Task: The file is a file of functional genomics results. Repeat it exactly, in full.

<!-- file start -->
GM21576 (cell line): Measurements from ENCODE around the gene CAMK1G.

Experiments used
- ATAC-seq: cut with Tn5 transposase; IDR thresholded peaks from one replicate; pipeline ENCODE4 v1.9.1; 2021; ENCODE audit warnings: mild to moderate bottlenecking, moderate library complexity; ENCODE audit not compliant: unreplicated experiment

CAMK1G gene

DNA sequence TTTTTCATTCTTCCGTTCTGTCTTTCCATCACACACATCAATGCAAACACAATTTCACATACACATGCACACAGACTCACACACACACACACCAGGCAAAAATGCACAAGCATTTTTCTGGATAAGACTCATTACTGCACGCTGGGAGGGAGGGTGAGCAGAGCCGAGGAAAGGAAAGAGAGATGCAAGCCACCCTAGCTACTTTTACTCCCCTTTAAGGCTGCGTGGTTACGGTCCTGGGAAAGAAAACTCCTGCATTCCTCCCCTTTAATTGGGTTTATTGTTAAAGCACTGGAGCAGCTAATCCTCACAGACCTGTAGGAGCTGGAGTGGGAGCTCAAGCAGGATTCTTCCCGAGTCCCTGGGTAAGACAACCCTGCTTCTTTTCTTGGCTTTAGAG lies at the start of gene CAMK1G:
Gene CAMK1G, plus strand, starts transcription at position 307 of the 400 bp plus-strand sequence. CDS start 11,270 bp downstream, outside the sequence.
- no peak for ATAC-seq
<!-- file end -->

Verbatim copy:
GM21576 (cell line): Measurements from ENCODE around the gene CAMK1G.

Experiments used
- ATAC-seq: cut with Tn5 transposase; IDR thresholded peaks from one replicate; pipeline ENCODE4 v1.9.1; 2021; ENCODE audit warnings: mild to moderate bottlenecking, moderate library complexity; ENCODE audit not compliant: unreplicated experiment

CAMK1G gene

DNA sequence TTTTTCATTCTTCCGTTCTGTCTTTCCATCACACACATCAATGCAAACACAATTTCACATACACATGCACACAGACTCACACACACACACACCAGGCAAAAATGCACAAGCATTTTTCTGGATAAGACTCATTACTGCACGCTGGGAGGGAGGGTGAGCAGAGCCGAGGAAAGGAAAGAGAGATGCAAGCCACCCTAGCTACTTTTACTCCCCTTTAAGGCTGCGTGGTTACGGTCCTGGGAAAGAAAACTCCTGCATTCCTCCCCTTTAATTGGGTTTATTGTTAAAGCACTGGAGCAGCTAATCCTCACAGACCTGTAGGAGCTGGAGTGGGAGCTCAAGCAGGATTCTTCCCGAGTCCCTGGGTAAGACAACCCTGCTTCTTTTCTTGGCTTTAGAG lies at the start of gene CAMK1G:
Gene CAMK1G, plus strand, starts transcription at position 307 of the 400 bp plus-strand sequence. CDS start 11,270 bp downstream, outside the sequence.
- no peak for ATAC-seq